McCarthy described one video titled “The Jogger,” found on the hard drive. He said it showed a woman jogging along a rural road before she was attacked by a man, knocked unconscious, loaded into a green minivan, raped and murdered. McCarthy said Willis was not in it, did not produce it, and the video did not show Bletsch.

McCarthy said the external hard drives also contained homemade voyeuristic videos of Willis and his then-wife, as well as videos of Willis’ neighbors.

“They were being recorded at night through blinds. You could see a young woman undressing. There was audio to the video so you could hear a person breathing heavy,” he described.

McCarthy said the homemade videos also included women walking in parking lots, stores and at a school bus stop. McCarthy said at least one nighttime video included shots of Willis’ co-worker Michelle Schnotala, who testified earlier that Willis had taken two pairs of her underwear and her Carl Walther P22 handgun and laser sight sometime after she last saw it in February 2013.

>>App users: Listen to Wednesday morning’s testimony here.

McCarthy said deleted search history MSP recovered from Willis’ home computer showed searches for “Walther,” “Walther PPK,” a Walther holster and Walther silencer in 2012 and 2013. Bishop testified she never used either computer found in their home.


Testimony from Willis’ ex-wife also explained why syringes would be in their home on S. Sheridan Drive in Muskegon Township.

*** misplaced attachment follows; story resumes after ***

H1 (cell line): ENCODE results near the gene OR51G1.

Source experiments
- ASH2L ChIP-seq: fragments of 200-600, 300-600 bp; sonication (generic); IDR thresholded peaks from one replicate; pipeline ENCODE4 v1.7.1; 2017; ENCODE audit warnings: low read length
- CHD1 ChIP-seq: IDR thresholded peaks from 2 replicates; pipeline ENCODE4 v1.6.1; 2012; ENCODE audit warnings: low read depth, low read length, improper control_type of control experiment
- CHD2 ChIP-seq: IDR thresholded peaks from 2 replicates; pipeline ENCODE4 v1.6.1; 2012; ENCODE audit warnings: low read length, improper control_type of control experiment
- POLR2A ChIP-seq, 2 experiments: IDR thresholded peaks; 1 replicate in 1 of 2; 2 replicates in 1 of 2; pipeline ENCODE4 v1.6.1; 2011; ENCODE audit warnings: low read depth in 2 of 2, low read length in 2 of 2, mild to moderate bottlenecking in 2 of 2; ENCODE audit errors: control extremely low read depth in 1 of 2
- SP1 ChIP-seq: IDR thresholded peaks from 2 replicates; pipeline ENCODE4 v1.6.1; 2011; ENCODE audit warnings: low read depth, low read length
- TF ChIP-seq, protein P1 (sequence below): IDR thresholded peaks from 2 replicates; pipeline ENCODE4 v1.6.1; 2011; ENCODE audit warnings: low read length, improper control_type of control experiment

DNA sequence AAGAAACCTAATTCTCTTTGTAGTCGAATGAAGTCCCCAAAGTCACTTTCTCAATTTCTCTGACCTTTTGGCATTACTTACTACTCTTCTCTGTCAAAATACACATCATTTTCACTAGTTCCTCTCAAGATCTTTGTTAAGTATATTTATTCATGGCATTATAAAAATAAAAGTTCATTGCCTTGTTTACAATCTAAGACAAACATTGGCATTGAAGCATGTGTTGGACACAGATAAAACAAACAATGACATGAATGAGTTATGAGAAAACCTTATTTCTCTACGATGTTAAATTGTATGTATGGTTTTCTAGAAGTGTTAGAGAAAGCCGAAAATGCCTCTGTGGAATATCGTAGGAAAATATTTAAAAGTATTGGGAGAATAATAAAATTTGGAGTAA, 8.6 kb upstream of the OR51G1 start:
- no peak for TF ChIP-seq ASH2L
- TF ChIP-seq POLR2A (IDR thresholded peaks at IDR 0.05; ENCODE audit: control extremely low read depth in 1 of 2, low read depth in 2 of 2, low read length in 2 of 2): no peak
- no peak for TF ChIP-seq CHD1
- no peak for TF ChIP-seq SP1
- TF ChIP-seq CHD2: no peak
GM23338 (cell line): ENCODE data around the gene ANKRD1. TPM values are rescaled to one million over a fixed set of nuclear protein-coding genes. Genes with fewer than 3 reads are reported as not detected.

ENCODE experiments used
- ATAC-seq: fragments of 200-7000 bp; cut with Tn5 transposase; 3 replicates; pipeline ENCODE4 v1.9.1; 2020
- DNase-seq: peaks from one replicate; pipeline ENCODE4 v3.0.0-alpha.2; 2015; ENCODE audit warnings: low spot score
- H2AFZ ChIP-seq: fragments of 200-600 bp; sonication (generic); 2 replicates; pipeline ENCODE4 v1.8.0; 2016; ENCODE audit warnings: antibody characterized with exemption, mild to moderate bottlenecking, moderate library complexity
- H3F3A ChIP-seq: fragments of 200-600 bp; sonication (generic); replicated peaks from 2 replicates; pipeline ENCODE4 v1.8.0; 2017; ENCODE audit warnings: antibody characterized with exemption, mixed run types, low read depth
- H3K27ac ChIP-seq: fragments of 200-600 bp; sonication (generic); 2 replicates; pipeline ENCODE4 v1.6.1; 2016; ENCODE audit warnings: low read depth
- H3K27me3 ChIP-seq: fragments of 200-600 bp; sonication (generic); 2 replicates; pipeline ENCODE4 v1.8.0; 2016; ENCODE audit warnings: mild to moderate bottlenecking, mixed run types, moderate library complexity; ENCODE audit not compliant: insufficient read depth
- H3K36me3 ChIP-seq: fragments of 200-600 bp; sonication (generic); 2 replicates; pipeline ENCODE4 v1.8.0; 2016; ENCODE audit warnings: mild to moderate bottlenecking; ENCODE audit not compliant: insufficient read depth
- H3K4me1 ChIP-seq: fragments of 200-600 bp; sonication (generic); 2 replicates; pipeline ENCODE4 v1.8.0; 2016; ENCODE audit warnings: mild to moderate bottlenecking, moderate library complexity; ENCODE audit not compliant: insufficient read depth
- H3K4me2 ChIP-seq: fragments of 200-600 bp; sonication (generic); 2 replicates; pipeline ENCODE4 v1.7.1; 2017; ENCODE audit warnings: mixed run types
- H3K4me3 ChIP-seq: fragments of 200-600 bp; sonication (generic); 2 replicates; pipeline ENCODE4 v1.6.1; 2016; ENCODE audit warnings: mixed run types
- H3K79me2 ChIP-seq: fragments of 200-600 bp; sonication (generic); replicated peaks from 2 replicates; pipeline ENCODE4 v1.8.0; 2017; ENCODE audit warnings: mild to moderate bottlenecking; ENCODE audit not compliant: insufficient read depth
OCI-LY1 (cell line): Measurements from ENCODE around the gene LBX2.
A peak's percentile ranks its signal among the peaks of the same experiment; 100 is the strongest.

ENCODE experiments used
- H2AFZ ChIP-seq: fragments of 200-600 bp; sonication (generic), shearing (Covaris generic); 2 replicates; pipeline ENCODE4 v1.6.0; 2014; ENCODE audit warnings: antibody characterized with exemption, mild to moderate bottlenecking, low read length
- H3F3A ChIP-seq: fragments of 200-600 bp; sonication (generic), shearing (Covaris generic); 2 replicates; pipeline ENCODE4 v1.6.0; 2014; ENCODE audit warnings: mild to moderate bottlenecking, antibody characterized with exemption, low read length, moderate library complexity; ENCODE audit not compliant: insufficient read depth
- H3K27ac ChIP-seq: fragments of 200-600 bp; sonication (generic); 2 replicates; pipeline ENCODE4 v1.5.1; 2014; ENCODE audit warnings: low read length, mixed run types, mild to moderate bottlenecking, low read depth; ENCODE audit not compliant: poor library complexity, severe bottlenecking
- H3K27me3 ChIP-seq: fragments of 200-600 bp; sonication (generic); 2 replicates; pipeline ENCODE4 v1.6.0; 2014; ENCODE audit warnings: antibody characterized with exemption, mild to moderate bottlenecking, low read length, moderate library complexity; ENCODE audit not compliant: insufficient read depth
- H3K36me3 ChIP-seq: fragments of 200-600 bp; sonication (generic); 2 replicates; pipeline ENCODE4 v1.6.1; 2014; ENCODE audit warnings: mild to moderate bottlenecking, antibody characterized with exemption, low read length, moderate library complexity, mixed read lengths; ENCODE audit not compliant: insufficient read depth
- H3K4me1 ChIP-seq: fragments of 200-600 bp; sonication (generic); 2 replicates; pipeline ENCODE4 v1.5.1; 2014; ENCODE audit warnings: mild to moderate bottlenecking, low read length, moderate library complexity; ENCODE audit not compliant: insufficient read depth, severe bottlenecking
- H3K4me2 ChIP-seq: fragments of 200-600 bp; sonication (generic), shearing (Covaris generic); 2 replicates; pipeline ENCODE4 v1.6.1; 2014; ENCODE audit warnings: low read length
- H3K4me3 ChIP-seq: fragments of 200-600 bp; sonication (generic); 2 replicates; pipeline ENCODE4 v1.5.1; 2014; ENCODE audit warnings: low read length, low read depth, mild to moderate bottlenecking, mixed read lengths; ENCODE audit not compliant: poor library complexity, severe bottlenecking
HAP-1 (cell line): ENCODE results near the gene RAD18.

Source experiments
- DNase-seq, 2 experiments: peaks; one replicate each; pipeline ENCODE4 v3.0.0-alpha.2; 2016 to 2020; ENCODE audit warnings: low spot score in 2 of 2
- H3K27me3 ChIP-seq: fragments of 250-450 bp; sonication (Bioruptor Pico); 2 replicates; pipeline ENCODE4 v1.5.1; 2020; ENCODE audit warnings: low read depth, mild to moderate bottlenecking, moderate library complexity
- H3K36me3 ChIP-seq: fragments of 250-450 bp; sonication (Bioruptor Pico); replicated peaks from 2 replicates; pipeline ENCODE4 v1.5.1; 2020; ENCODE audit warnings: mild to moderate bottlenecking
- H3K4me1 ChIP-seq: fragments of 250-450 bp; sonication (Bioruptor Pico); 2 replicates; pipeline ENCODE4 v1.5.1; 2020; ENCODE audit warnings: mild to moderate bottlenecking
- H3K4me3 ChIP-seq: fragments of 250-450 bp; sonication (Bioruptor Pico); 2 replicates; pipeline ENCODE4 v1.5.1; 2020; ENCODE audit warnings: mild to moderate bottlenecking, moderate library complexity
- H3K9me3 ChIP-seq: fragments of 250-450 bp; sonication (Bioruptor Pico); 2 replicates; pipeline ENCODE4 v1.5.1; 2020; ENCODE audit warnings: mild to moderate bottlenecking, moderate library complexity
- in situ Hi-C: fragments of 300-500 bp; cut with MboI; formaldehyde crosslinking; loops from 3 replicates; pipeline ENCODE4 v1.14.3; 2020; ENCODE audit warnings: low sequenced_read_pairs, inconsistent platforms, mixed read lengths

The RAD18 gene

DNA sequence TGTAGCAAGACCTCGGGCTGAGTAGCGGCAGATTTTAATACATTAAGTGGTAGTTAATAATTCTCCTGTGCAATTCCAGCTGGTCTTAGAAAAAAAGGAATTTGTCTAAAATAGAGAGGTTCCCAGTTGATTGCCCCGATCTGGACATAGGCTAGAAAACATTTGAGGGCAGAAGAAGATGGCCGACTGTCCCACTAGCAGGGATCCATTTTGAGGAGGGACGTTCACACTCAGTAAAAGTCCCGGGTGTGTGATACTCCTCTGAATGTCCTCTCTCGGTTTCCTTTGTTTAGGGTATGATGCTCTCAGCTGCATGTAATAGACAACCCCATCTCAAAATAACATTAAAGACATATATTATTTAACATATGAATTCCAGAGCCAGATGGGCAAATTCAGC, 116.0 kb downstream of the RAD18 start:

Bishop said she relies on insulin, but she stopped taking it via syringe in 2005 when she began using an insulin pump. Bishop said she would get needles from her doctor’s office occasionally in case her pump didn’t work, but rarely used it. Willis’ ex-wife said she kept her insulin in the refrigerator and had no idea why her husband would have insulin in the car.

She said Willis was taught how to give an insulin injection, but never had to administer it for her.

Bishop agreed it was possible her husband would have a supply of insulin in the car when driving her to doctor’s appointments, but she said it was unlikely.

She also said she’d never before seen the lockbox found in the vehicle, which authorities said contained a diagram showing injection points on the body of a woman.


Some testimony also turned back to Willis’ cousin, whom the defense seems to be pinning the crimes on.

Kevin Bluhm is charged with being an accessory after the fact in the murder of Jessica Heeringa after he apparently told police he helped Willis bury her body, which has never been recovered.

Willis’ ex-wife testified Bluhm would only meet Willis outside and only came inside their home to her knowledge, once in five years or more.

She said Bluhm was part of a weekly poker game sometimes held at the Willis household, but they no longer hosted poker games after Heeringa disappeared.

A detective testified the night Heeringa went missing, Bluhm was working. At the time of Bletsch’s murder, Bluhm was at his daughter’s soccer tournament in Grand Haven, according to the detective, who said she saw photos of Bluhm at the daylong event.

The detective said Bluhm rode to the tournament with his family, but conceded to defense attorney Fred Johnson that vehicles could come and go during the tournament.

McCarthy testified he did not come across Bluhm’s name while searching Willis’ hard drives and flash drive.

The computer crimes expert said he did not search Bluhm’s digital devices, but he believed the hard drive on Bluhm’s computer was missing so it could not be analyzed by someone else.

Testimony in the Willis trial is expected to resume at 9:30 a.m. Thursday. The prosecutor said he plans to call four of his remaining five witnesses to the stand.

>>Photos: Day 4 of testimony in Jeffrey Willis’ murder trial